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Friday, May 03, 2013

One Of The Strangest Employment Reports I've Ever Seen

Really, this thing is about unique. On the whole it's good news (consonant with the longer trend in initial claims), but the underlying detail is odder than heck. 

Well, I will be going through this thing with a fine toothed comb this weekend, but here's a hint as to how weird it is:

Table A-8:
In one month, using SA figures we have the following moves:
This has to be the first clue as to what we are really seeing. First, the Establishment survey loss in construction workers is not right, so probably the construction work is showing up in the self-employed portion. Really bad March weather probably shifted all these gains over a month. The self-employed group has been ratcheting up and down rather unpredictably - February's total was similar to April's total, but March's was way down.

As a wild guess, Obamacare moves are shaping a lot of the stats we see. State governments are making changes rather industriously  to deal with the requirements, and I'm guessing that includes a lot of contracting. Also government retirements must be in high gear with corresponding shifts to contracting fueled by the government medical benefit problem.

The self-employed shift is mirrored by the non-ag part-time for economic conditions number, which rose 249,000 from March to April, but just remains lower than in January or February. So this really is going to be mostly in construction! The February-April gain in non-ag employment is close to 180,000, which makes quite a bit of sense. 

The establishment survey (Table B-1) shows a two month gain of 300,000 in non-ag, and the difference is mostly in government, which may be due to timing factors. However the establishment survey shows a net loss in construction jobs, which is not credible (but of course, the establishment survey tends not to pick up contractors). The establishment survey shows no manufacturing gains but large relative gains in services, of which a very large gain in department store employment???!!!, a very large gain in restaurants and a very large gain in temps.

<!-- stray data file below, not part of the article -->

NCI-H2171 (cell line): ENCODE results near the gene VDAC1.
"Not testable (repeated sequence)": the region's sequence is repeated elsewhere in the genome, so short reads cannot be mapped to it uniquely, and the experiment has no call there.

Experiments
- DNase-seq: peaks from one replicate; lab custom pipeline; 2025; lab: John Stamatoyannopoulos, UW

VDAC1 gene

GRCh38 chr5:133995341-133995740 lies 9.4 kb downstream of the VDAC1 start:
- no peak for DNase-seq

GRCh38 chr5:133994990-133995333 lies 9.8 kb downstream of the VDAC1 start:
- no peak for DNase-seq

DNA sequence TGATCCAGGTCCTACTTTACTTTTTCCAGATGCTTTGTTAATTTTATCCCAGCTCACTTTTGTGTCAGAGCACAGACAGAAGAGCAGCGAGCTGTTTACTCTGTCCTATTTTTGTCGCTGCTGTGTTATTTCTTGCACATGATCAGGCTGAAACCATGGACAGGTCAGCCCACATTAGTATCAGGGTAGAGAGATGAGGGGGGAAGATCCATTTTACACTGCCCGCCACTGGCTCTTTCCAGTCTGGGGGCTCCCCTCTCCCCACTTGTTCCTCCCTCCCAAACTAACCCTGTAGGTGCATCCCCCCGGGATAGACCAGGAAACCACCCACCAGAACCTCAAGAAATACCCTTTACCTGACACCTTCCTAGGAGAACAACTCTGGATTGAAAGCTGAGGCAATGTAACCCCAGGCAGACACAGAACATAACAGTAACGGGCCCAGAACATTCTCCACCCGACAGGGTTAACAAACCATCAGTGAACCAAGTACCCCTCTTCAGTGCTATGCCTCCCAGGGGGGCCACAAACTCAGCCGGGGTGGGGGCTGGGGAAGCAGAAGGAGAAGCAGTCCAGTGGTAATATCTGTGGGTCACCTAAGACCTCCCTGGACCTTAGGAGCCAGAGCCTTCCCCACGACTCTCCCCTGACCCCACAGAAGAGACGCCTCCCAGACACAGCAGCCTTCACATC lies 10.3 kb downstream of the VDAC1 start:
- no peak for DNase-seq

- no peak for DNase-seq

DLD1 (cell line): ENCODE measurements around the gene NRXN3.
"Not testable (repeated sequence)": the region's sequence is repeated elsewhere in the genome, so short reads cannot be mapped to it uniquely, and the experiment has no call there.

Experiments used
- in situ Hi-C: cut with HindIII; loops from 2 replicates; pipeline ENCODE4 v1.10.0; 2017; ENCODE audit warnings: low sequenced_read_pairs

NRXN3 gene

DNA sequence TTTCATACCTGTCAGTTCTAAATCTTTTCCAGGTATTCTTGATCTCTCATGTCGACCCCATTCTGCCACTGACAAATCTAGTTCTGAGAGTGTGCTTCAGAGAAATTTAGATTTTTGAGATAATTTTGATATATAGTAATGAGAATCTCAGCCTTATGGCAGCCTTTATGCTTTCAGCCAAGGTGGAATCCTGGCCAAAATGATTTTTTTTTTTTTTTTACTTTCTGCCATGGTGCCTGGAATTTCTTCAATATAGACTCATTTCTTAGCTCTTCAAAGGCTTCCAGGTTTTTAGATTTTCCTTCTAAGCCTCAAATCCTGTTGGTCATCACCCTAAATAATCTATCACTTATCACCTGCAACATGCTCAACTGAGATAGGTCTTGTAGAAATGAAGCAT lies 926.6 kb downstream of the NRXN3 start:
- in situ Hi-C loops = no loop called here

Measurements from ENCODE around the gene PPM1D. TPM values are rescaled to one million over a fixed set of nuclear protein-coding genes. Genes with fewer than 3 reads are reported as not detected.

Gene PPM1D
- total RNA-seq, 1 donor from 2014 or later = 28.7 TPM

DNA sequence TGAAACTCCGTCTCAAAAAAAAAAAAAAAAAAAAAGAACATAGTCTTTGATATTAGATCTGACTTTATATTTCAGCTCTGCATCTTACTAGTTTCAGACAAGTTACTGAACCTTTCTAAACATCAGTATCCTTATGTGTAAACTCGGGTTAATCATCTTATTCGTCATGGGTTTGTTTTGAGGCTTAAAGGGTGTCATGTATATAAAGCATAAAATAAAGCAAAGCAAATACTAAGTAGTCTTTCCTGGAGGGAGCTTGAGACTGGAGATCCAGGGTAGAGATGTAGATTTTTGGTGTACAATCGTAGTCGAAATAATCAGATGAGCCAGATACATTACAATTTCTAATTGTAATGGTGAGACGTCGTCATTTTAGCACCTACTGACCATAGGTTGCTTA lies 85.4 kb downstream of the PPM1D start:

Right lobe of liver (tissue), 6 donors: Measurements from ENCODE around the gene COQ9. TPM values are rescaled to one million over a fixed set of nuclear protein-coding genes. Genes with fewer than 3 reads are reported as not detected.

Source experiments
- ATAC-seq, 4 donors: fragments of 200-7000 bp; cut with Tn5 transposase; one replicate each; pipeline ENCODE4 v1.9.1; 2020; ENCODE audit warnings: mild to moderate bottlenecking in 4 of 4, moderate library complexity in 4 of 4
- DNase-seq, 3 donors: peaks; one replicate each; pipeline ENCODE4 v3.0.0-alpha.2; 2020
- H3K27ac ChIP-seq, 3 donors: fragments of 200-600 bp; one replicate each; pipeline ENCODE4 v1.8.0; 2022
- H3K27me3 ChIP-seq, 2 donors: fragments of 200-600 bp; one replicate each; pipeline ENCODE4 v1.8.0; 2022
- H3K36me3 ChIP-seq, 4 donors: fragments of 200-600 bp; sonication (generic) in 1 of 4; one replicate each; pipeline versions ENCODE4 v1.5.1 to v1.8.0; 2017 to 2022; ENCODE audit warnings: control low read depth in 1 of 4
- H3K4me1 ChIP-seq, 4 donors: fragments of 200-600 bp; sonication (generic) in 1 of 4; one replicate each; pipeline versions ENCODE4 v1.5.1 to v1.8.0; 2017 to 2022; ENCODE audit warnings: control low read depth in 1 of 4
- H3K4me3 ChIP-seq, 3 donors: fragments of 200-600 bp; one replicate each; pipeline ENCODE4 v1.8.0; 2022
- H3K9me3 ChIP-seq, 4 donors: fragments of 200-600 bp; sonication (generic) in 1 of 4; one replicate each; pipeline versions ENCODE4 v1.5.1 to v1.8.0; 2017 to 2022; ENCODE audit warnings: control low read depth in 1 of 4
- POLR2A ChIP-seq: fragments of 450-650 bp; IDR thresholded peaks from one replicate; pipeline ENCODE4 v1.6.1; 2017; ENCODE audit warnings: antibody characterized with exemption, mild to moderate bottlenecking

There is often a timing problem for government employment, because many of them use a monthly payroll system, whereas the household survey uses the reference week. Because of the big gap between reported government employment in the two surveys, I think most of the difference between the Establishment and Household surveys fall into two categories - government retirements and casual construction employment. They move in different directions, so the two-month gain for Establishment of 300K and the two-month gain for Household of 177K are not really that different. Note - this is comparing non-ag from Table B-1 to non-ag from Table A-8. 

Note: The broadest measure of employment we have is from Table A-1, and there YoY SA jobs increased by 1.65 million. YoY non-SA non-ag from Table A-8  jobs increased by nearly 1.9 million, which is very close indeed to YoY non-SA non-ag from Table B-1 at 2.09 million. On the same basis, private industry employment in Table A-8 increased 1.6 million, but private industry employment in Table B-1 increased  2.18 million.

So now we are the 1099% nation?
This comment has been removed by the author.
I don't think so, Neil.

I think you have an interesting situation in which a lot of small businesses with older owners may just be shutting up shop, and in which the middle-aged middle class are starting up sideline businesses.

A lot of this stuff drops out from month to month, so next month's will be very interesting. There was other weirdness in this report, such as in unemployment durations. Less than 5 weeks increased by 10K. 5 - 14 weeks increased by 10K. 15 to 26 weeks increased by 230K. Losers and temp jobs increased by 80K. Job leavers dropped by 122K. That is a big change from a year ago at at -125K. Unemployment rates dropped for HS grads with no college. -0.2. Unemployment for college grads increased +0.1.

It's hard not to think that Obamacare changes aren't having an effect, because the huge retail ad makes no sense unless it is due to lowering hours.

Things are changing in a big way.

I like to call it "the bridge to no payer," because I think the consequence is going to be a massive increase in people without coverage and a serious hit to incomes in the middle quintiles.
193,000 jobs were “estimated” into existence…

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